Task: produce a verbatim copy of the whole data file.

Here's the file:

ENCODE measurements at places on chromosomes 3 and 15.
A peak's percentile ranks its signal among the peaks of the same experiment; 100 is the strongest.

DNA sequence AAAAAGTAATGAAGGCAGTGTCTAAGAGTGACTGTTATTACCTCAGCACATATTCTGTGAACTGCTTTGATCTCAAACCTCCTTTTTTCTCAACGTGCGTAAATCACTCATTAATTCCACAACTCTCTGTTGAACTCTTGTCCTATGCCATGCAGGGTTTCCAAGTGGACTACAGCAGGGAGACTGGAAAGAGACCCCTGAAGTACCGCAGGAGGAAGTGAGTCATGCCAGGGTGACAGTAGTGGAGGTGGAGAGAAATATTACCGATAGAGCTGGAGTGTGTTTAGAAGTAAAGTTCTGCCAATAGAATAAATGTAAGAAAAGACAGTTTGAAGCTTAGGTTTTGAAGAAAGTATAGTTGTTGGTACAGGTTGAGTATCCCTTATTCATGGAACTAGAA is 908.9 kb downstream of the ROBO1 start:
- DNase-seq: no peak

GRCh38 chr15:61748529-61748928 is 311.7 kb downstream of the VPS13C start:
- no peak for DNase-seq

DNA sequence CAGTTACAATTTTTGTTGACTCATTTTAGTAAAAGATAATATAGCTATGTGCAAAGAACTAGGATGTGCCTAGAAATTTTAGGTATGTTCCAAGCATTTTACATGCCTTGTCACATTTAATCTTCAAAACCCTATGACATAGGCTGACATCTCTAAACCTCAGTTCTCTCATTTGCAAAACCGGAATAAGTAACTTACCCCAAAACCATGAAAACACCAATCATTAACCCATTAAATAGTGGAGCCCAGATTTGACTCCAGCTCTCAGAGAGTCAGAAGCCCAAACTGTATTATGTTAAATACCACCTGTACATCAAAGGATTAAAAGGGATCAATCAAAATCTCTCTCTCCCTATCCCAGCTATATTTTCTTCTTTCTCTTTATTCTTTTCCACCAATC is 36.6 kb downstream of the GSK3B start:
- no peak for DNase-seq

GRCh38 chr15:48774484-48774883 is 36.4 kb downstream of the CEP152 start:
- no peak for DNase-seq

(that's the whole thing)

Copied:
ENCODE measurements at places on chromosomes 3 and 15.
A peak's percentile ranks its signal among the peaks of the same experiment; 100 is the strongest.

DNA sequence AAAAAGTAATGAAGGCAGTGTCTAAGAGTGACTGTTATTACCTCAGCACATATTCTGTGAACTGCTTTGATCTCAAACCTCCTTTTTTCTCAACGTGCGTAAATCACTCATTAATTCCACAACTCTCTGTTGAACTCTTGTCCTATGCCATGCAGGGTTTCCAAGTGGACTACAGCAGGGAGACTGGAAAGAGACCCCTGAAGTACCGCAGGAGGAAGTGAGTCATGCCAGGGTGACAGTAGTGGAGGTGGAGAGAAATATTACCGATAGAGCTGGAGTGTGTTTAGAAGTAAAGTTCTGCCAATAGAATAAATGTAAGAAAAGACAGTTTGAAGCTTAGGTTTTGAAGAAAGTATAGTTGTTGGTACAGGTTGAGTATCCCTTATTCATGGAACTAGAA is 908.9 kb downstream of the ROBO1 start:
- DNase-seq: no peak

GRCh38 chr15:61748529-61748928 is 311.7 kb downstream of the VPS13C start:
- no peak for DNase-seq

DNA sequence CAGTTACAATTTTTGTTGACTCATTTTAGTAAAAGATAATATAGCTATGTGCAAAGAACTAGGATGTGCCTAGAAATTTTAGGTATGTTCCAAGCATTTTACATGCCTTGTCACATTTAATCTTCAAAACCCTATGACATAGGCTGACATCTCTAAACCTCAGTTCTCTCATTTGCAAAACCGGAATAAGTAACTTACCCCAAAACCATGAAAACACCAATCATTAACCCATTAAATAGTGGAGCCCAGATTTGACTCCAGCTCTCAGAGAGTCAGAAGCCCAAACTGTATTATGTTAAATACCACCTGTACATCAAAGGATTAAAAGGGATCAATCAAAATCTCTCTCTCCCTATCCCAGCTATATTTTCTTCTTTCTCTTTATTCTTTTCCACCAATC is 36.6 kb downstream of the GSK3B start:
- no peak for DNase-seq

GRCh38 chr15:48774484-48774883 is 36.4 kb downstream of the CEP152 start:
- no peak for DNase-seq